Joe Biden is proposing massive new subsidies to make health coverage through Obamacare’s exchanges cheaper — as well as a new “public option” that would allow people to buy into a program his campaign says would be similar to Medicare.
The former vice president unveiled his health care plan Monday morning amid an escalating fight with his 2020 Democratic presidential foes as some more liberal candidates advocate enrolling all Americans in a national health plan, all but eliminating private health insurance.
Vermont Sen. Bernie Sanders is set to deliver a speech making his case for “Medicare for All” on Wednesday, according to his campaign. And California Sen. Kamala Harris, who has similarly backed a single-payer, government-run health program, teased the upcoming rollout of her plan in front of a crowd in New Hampshire on Sunday, too.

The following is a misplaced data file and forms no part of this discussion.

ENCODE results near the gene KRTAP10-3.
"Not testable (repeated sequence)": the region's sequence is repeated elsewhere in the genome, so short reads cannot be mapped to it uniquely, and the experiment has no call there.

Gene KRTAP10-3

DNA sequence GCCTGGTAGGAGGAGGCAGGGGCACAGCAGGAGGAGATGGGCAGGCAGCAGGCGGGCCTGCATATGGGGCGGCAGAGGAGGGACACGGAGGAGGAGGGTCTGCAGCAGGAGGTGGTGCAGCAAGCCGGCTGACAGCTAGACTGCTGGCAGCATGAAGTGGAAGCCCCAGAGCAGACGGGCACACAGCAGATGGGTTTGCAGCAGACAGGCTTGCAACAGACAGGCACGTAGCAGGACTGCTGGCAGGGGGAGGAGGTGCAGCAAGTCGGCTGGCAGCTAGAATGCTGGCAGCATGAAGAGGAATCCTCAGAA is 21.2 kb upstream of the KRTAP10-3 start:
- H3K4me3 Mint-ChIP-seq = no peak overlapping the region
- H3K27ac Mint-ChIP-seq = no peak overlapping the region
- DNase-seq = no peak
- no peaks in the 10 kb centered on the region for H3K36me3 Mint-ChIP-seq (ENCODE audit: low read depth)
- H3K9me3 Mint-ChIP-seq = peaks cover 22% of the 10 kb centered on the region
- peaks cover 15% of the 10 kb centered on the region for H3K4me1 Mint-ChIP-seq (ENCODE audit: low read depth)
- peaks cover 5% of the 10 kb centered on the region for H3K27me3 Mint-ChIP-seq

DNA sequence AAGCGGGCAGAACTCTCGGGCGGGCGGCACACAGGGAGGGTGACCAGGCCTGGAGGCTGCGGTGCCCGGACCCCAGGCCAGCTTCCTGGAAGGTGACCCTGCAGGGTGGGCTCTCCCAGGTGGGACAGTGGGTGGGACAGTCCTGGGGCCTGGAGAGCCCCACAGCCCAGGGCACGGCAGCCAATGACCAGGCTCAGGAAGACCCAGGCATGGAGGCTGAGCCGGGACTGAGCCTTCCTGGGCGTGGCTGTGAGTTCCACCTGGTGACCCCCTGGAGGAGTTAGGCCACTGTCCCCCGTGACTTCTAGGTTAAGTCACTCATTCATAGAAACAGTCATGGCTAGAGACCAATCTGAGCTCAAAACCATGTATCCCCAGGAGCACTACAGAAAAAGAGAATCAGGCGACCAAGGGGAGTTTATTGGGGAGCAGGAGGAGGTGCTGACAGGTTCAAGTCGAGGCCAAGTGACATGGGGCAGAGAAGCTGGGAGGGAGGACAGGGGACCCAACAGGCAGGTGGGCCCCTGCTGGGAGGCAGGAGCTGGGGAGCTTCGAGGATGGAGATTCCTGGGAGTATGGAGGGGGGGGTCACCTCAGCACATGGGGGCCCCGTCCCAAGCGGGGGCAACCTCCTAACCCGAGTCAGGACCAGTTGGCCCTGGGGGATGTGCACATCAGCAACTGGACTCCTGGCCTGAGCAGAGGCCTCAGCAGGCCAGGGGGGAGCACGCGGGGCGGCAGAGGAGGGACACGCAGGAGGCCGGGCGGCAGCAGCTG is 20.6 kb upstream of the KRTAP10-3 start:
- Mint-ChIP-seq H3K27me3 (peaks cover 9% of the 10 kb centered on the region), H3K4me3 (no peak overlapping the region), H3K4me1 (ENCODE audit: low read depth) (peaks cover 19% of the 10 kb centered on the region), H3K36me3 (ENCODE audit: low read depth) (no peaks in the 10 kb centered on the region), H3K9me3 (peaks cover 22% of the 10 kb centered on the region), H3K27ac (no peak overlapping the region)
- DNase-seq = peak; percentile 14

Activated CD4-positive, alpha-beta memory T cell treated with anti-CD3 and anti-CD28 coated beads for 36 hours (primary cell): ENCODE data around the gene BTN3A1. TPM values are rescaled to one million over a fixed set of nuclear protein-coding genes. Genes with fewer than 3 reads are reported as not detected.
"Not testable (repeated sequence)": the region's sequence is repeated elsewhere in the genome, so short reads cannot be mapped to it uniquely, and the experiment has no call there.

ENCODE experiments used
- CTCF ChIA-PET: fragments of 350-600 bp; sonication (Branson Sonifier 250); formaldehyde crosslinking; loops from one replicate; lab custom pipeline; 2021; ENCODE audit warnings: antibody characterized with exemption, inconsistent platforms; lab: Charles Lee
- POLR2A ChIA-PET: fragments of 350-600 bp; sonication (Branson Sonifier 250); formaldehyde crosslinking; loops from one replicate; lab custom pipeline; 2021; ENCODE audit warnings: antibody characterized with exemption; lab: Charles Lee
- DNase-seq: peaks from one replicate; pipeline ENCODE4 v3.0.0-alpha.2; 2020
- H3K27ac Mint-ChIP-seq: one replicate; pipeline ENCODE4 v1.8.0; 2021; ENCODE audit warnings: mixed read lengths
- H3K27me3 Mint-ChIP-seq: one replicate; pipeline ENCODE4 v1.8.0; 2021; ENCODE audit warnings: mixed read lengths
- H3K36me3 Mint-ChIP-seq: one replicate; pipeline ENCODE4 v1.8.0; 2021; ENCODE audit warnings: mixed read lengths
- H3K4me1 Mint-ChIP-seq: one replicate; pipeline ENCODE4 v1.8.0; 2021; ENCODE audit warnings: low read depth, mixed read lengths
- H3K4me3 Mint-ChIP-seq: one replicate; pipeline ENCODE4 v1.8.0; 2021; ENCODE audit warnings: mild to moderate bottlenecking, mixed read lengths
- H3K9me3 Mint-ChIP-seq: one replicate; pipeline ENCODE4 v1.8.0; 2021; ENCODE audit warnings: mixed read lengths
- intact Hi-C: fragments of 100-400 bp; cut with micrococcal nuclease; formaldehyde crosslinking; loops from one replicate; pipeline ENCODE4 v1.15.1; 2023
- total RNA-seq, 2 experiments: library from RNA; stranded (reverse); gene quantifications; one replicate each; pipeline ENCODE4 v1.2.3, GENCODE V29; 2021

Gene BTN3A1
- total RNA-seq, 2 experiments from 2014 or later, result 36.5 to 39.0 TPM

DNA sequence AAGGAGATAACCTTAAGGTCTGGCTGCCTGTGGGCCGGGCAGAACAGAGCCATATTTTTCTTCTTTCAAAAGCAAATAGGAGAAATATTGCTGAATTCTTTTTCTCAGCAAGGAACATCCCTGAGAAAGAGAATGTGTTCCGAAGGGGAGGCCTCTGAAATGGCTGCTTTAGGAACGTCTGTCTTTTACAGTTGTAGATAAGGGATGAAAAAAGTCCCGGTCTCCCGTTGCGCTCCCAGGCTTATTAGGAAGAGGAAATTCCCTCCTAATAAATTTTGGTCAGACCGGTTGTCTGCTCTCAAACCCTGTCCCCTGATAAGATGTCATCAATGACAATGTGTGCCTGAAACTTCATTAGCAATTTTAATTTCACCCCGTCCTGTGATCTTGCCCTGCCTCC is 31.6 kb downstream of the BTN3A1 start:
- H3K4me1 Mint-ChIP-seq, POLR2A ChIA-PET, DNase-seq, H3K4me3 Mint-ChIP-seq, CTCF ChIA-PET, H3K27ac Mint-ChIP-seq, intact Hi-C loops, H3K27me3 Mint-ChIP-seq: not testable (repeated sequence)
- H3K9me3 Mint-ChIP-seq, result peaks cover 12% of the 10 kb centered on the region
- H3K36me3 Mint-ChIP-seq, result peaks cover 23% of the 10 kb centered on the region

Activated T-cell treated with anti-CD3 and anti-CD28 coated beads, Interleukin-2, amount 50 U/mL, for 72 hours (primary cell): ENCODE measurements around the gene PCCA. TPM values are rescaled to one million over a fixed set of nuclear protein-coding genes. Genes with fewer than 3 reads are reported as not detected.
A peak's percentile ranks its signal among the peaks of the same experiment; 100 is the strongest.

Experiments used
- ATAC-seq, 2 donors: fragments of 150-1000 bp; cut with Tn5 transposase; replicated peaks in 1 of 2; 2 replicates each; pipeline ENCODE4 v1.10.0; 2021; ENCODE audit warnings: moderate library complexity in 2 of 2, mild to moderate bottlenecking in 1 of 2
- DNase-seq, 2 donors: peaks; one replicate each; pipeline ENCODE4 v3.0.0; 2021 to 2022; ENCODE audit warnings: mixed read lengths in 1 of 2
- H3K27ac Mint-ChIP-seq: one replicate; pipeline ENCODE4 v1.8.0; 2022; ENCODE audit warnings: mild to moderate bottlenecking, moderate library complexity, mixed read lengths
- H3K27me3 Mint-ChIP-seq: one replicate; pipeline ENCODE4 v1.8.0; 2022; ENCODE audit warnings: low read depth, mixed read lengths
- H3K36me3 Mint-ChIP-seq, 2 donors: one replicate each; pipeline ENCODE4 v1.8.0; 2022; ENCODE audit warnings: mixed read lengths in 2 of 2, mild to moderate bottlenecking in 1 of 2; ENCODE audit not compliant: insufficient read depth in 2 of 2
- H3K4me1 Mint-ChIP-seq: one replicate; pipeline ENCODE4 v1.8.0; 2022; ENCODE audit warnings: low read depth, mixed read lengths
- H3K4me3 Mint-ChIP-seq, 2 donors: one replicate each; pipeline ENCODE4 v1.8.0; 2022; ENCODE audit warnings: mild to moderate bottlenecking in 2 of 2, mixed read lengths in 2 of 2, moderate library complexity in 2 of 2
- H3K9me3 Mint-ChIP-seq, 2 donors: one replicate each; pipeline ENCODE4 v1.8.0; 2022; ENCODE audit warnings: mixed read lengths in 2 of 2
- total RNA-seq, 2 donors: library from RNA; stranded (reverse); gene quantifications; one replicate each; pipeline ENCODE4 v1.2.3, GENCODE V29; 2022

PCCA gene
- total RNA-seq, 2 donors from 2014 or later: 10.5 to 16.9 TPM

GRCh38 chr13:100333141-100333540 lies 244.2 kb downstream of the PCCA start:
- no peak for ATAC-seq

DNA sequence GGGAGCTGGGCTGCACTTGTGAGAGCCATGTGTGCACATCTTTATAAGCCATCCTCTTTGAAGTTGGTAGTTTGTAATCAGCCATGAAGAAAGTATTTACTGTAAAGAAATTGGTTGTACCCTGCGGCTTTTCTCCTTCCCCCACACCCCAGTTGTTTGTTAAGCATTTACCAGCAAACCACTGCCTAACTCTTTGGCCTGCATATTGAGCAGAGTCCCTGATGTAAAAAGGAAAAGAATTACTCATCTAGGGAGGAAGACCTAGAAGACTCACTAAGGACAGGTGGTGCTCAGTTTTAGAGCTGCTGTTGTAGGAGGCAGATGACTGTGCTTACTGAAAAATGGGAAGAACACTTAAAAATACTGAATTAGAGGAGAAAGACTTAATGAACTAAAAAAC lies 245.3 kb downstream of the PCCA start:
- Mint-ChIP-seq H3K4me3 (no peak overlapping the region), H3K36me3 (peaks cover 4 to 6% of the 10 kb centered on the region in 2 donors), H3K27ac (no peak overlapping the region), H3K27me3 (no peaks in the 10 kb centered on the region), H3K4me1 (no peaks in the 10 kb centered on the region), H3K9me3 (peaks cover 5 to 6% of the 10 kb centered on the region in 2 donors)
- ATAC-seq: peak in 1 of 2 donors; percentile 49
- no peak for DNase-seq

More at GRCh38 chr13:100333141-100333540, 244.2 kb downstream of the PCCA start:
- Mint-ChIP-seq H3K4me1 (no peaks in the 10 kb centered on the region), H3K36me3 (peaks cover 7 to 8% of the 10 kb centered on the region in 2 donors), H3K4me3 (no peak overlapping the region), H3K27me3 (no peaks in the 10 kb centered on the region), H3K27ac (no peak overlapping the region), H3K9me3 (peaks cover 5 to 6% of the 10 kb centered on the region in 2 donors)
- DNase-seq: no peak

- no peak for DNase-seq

Biden, meanwhile, is pushing for a more moderate approach, built on former President Barack Obama’s Affordable Care Act.
“We should not be starting from scratch. We should be building from what we have. There’s no time to wait,” Biden told an audience in Dover, New Hampshire, on Friday.
He said that under his plan, if “you like your employer-based insurance, you get to keep it.” Under other leading Democrats’ plans, he said, “you lose it, period.”
Biden’s plan would launch a “public option” that his campaign says would be “like Medicare,” with primary care covered with no co-payments.